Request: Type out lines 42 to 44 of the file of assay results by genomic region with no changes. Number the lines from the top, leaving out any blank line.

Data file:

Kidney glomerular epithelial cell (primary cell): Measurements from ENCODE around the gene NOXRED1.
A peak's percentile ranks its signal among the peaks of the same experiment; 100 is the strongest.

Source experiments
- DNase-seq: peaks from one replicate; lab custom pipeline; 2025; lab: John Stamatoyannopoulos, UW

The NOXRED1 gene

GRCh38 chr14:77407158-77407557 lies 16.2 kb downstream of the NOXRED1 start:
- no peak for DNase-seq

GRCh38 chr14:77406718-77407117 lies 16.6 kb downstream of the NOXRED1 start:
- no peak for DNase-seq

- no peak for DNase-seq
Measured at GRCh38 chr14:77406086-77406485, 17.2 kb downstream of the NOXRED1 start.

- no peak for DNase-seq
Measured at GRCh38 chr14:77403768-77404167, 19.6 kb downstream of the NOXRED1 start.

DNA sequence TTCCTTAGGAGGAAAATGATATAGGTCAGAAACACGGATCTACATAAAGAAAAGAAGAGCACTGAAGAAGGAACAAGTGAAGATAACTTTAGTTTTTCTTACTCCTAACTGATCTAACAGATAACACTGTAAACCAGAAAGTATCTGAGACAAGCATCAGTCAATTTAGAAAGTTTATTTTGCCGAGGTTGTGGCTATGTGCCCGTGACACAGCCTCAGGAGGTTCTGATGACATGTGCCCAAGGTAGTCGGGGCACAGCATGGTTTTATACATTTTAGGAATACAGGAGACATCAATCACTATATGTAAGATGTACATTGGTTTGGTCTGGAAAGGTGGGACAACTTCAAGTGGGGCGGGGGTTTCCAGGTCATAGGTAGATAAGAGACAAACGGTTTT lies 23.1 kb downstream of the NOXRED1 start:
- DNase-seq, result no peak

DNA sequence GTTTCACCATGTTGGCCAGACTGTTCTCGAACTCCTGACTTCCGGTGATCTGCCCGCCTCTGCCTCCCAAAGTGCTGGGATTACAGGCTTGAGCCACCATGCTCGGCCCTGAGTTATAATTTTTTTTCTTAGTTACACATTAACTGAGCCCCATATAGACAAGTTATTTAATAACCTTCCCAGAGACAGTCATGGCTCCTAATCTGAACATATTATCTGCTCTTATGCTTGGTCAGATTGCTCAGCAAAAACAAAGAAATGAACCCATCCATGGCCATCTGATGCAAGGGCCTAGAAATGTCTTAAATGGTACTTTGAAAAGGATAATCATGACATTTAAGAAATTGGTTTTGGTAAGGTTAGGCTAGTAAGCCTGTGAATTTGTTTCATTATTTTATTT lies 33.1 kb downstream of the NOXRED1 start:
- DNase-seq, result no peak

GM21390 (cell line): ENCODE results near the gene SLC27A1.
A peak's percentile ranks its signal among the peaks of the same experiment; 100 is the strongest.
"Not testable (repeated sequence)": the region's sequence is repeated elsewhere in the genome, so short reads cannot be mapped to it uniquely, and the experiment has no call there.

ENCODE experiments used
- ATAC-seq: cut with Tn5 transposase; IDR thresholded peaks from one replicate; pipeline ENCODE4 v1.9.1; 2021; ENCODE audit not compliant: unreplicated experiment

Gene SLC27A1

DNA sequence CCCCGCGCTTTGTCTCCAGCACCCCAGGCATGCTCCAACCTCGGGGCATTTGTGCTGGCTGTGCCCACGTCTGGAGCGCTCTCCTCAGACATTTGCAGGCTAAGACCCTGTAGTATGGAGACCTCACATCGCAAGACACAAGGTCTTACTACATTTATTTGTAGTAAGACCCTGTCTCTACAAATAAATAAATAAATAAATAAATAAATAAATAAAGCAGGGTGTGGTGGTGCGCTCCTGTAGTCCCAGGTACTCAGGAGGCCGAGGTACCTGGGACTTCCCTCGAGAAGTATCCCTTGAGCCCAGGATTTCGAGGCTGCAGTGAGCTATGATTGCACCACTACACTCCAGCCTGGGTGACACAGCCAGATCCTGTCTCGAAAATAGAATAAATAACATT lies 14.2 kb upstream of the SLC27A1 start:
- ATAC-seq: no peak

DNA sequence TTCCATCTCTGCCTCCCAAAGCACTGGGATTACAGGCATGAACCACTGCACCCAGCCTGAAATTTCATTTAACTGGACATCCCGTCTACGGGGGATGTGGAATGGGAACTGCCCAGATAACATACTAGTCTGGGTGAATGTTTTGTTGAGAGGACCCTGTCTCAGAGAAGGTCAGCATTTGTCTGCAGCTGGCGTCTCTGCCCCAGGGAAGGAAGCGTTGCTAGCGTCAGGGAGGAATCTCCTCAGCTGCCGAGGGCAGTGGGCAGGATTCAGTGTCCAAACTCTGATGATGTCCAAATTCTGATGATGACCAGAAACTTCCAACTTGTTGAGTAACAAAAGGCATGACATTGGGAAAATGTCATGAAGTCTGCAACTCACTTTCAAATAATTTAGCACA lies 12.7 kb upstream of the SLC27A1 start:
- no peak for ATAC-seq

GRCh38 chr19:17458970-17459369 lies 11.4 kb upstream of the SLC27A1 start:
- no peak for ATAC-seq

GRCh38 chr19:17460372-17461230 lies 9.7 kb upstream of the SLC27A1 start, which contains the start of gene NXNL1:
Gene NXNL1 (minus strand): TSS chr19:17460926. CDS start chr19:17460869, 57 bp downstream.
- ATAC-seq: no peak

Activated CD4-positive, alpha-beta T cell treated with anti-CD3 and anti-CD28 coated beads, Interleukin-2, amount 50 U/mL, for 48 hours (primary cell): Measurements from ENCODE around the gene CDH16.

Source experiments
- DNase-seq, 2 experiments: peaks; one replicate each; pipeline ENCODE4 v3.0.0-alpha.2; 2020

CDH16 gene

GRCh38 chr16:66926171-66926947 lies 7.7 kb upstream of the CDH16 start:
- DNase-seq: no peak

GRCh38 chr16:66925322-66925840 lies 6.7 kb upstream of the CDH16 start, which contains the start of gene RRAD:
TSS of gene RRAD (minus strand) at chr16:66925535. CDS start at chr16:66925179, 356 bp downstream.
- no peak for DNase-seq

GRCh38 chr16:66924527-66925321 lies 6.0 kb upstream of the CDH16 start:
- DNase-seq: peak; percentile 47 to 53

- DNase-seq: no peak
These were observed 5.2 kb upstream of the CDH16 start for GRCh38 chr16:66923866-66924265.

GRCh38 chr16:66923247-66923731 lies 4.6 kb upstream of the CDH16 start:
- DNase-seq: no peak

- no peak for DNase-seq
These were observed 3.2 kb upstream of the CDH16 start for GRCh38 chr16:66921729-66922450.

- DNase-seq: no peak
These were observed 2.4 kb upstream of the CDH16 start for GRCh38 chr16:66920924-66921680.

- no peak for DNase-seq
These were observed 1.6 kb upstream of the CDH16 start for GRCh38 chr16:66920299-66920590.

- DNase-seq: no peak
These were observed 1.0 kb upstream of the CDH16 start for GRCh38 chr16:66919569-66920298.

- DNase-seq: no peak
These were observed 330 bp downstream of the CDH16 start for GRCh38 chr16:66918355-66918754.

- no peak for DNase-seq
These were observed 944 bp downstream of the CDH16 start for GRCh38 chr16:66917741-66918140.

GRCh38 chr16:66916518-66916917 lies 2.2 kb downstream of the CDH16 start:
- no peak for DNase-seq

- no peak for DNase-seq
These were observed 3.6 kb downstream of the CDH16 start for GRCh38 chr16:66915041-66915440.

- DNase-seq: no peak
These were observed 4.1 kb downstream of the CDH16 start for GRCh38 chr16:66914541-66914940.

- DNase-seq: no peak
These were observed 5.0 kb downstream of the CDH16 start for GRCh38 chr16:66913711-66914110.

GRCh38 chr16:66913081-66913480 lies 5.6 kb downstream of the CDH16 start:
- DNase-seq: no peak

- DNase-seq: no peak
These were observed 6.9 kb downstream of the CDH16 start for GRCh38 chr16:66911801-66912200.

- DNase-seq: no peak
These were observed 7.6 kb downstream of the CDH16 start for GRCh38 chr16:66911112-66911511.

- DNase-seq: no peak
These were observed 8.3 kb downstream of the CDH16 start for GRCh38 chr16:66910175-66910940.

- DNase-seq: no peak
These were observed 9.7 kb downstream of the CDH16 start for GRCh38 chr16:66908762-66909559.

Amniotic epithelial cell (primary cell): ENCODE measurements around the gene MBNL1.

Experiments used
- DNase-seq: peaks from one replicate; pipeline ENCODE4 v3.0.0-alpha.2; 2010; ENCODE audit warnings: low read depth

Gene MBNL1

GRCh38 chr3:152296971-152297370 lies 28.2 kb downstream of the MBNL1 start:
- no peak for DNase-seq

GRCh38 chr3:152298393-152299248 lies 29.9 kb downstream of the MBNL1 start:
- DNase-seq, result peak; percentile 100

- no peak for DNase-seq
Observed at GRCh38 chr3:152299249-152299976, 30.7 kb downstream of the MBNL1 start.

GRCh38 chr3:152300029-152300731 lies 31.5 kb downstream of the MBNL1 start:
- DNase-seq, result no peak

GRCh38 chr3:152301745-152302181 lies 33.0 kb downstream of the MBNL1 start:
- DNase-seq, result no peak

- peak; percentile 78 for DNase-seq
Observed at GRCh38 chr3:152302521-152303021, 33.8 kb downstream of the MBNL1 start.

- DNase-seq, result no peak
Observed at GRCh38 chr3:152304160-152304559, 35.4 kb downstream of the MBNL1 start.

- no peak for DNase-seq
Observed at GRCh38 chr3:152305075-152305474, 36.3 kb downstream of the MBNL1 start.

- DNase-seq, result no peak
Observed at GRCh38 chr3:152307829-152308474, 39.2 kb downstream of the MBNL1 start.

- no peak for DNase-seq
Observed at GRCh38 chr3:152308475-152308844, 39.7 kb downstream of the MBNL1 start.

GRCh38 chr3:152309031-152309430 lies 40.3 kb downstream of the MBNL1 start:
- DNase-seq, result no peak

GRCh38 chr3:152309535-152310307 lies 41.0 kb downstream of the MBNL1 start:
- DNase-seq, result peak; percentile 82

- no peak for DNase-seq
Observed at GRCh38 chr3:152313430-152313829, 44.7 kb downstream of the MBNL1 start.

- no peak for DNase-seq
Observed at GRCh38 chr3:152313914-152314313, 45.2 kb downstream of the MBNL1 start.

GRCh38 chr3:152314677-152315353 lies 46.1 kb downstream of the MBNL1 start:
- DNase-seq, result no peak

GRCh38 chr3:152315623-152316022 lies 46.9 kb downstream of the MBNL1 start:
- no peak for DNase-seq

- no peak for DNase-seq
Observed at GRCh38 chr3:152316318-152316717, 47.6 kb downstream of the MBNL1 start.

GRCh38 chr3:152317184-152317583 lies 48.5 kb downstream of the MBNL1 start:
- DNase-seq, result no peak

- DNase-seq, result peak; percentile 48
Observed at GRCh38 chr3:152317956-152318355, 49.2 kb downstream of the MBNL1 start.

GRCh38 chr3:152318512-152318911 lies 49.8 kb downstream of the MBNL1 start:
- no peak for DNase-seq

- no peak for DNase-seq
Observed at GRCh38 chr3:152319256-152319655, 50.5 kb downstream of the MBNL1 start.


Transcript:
GRCh38 chr16:66924527-66925321 lies 6.0 kb upstream of the CDH16 start:
- DNase-seq: peak; percentile 47 to 53

- DNase-seq: no peak